The little remarked coincidence that put the beginning of Occupy Wall Street just three days before the birthday of Paulo Freire became very visible this year when the former’s tenth anniversary and the latter’s centennial were celebrated in quick succession. This proximity invites us to think the two in connection, and allows us to find in the Brazilian educator elements with which to overcome some of the impasses that have beset Occupy and other movements since.
Most people remember Freire as someone who had a political lesson to teach about pedagogy. If education is treated as the transmission of a set of contents, he warned, it does not truly emancipate, but rather reproduces a division between those who know and those who do not. Liberation supposes the capacity to think the world afresh, and an education that does not awaken that capacity cannot be called liberating.
To stop there, however, is to overlook another aspect of Freire’s thinking: he also had a pedagogical lesson to teach about politics. The latter, which followed from the first, was that the dialogical method was the only one suitable for a "revolutionary leadership". This expression, which recurs a total of 31 times in Pedagogy of the Oppressed, probably sounds jarring to everyone whose image of Freire is that of a fierce enemy of vanguardism who was critical of the very idea of leaders. After all, what place can leadership have in a method that assumes the equality of all? To understand this, it is necessary to understand both what Freire means by equality and what he understands as leadership.
Equality is, first of all, the equality of a potential: everyone is capable of learning and thinking critically, everyone is endowed with the capacity to become a conscious participant in the construction of the world. But this does not exclude actual differences. On the contrary: precisely because everyone can learn and everyone will find themselves in different situations, different types of knowledge exist. Yet this also means that some essential skills and knowledge about the way the world is structured are unequally distributed. If equality is not to remain just a potential, the conditions that create that unequal distribution of opportunities to actualize it must be changed. The goal of realizing the first equality therefore supposes the goal of realizing another one: material equality among people. Now, the awareness of this necessity is itself badly distributed; so, if those who have it wish to share it with others, what are the different theoretical alternatives through which they can understand their position in relation to others’?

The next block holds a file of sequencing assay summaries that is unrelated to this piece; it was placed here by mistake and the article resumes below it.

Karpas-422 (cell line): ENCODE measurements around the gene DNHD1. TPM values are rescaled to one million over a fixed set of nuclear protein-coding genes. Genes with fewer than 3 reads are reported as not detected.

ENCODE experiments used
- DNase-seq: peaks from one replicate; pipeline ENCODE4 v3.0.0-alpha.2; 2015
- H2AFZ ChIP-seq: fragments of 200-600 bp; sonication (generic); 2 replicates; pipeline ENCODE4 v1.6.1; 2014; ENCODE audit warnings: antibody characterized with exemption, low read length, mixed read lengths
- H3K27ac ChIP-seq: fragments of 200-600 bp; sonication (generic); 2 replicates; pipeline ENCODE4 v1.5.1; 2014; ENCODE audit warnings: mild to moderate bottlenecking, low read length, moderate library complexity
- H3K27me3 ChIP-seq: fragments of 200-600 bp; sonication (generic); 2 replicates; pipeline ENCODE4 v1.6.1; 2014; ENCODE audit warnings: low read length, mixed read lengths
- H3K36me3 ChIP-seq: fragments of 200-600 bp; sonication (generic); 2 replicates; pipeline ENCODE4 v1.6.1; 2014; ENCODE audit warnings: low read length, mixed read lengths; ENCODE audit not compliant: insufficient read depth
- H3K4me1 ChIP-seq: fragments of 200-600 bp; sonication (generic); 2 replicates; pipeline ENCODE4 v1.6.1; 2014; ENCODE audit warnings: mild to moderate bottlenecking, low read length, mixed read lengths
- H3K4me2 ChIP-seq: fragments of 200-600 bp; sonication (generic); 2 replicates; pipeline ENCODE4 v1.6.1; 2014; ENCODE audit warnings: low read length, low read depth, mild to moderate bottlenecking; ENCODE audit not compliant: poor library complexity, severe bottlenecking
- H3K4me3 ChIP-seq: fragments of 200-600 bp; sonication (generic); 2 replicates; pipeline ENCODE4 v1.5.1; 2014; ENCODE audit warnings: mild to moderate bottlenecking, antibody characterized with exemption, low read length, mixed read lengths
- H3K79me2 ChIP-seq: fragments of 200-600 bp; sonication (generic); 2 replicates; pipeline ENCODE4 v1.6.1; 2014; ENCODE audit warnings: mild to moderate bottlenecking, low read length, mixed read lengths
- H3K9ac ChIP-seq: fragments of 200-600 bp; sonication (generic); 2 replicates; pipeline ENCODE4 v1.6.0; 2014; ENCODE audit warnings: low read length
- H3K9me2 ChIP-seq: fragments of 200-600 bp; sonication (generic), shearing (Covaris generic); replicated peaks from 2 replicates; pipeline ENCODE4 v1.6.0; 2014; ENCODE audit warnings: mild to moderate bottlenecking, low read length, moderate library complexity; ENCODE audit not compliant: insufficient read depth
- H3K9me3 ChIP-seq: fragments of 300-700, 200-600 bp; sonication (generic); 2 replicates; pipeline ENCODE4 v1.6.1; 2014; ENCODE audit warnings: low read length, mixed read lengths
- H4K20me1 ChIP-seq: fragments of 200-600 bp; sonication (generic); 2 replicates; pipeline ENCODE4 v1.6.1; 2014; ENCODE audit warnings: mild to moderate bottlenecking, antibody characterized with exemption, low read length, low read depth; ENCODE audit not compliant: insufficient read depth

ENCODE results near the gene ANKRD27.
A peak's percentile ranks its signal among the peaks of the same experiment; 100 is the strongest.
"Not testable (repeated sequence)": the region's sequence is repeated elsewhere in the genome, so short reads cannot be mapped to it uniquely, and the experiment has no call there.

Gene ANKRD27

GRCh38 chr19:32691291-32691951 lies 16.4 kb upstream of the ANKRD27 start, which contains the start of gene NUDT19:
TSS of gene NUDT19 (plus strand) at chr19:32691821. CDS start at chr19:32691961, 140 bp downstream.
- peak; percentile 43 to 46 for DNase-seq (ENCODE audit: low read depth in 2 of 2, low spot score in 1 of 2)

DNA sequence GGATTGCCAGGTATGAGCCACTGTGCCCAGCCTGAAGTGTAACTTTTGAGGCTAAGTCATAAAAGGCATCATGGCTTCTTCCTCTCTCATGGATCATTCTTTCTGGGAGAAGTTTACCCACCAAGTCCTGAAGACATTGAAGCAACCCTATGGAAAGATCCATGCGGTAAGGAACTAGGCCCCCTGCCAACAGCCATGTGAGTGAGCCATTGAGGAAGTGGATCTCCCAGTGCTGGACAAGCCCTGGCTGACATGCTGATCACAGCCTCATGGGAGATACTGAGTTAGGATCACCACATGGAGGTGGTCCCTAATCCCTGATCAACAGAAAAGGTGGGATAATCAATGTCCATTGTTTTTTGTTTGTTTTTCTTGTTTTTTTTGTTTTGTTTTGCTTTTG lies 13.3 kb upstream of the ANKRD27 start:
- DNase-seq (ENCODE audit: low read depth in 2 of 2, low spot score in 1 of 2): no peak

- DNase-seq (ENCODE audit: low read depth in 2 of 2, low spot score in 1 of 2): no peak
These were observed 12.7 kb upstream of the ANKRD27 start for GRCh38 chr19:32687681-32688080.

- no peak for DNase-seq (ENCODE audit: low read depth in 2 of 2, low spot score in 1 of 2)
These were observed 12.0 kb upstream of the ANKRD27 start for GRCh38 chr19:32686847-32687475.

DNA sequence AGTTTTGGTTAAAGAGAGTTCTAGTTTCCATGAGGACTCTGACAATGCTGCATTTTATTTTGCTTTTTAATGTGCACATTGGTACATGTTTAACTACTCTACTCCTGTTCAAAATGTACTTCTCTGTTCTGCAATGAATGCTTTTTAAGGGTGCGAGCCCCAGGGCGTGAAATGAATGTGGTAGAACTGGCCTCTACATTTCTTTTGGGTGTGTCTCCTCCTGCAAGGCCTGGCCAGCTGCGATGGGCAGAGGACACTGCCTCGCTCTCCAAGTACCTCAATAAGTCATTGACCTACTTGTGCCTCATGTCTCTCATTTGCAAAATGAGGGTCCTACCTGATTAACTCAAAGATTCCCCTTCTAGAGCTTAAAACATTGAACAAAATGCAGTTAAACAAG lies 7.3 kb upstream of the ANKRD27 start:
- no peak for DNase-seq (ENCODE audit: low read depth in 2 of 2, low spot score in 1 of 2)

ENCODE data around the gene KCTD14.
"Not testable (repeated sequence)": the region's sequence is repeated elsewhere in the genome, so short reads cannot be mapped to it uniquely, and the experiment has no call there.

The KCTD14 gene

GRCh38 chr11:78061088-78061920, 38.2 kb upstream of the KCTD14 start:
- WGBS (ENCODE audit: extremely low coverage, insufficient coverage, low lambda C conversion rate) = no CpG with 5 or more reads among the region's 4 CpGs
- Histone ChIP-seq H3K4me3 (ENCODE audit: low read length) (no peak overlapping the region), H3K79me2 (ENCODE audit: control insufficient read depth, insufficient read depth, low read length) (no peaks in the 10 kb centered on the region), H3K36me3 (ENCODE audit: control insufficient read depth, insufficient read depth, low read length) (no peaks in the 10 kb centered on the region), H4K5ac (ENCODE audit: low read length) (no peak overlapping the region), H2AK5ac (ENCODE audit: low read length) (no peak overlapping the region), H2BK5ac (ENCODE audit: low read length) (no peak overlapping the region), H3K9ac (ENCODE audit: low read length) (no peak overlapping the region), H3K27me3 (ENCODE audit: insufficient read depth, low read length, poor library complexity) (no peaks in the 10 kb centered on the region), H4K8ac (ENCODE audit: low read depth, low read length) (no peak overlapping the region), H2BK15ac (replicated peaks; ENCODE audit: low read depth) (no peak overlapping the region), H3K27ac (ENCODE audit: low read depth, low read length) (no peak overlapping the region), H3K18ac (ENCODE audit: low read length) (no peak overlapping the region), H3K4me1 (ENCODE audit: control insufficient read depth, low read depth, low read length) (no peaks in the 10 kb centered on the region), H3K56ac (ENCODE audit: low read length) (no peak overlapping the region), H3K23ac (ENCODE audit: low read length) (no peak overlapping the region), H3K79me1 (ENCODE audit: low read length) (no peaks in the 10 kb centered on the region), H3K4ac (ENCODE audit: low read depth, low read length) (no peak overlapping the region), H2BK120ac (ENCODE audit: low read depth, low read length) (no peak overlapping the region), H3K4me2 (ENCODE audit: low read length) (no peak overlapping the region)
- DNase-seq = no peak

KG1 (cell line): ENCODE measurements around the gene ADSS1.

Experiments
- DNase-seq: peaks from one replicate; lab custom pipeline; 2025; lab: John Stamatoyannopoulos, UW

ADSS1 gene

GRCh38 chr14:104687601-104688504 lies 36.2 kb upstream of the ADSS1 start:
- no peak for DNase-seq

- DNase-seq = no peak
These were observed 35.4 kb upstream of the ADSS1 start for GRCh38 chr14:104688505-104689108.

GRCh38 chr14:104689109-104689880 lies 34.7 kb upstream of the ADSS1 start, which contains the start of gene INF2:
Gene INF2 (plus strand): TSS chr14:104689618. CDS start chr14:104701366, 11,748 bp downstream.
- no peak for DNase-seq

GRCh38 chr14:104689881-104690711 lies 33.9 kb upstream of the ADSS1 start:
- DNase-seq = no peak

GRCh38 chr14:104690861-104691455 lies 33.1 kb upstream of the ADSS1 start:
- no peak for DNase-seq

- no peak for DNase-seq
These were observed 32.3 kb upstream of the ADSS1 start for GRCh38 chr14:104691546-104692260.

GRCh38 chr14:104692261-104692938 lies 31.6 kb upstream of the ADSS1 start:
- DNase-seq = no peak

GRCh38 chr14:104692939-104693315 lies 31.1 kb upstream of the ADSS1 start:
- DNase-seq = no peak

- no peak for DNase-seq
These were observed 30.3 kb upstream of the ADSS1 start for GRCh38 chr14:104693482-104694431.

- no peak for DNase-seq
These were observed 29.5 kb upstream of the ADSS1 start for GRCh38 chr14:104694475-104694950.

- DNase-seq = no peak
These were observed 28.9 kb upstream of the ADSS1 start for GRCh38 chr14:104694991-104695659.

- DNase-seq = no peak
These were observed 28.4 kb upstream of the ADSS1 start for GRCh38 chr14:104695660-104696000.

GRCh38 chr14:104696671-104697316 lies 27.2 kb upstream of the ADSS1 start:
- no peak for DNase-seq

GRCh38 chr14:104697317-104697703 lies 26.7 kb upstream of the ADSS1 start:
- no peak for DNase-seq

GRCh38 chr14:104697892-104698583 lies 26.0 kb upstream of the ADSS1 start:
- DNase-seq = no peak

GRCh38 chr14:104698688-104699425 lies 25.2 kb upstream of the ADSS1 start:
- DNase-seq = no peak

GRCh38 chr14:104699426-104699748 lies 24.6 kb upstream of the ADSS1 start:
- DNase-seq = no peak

The first is to conclude that those who have more must teach those who have less, full stop. Freire rejects it because, even if well intentioned, it slips into the paternalistic division between those who know and those who do not and treats liberation as a transfer of knowledge from one group to the other. “Attempting to liberate the oppressed without their reflective participation in the act of liberation is to treat them as objects which must be saved,” and thus also “masses which can be manipulated.”
The second is to deny that there are any differences between knowledges: all knowledge about all things is equally valid. This is very tempting, as it creates in a single gesture the equality that one had as a long-term goal. But it has a problem: it limits our ability to refer to a shared world, which is indispensable to the very possibility of a political practice. For if you think I am exploited and I do not, you cannot appeal to my objective interests as opposed to my subjective perception, because neither you nor I have a privileged access to objectivity. My interests are whatever I identify as such and nothing more. Any attempt at persuasion is thus presumptuous, disrespectful of difference and, ultimately, a form of violence.
The third alternative is to reverse the game: yes, there are knowledge differentials, but they travel in the opposite direction; it is the oppressed who know everything and the oppressors, including those who fancy themselves as revolutionaries, who know nothing. Again, the appeal of this (mental, if not material) redress of the world’s injustices is obvious. The cost of following it, however, is that we must essentialize the oppressed: they all think the same (at least tendentially), and what they really think stays the same regardless of their interactions with the world. In doing so, besides, we implicitly make the same kind of claim that we criticize would-be leaders for: we are the ones who really know what the oppressed think, and we know that it really is the truth. Finally, it was the unclear what kind of political interventions follow from it apart from boosting the voices of people who correspond to our idea of what the people think.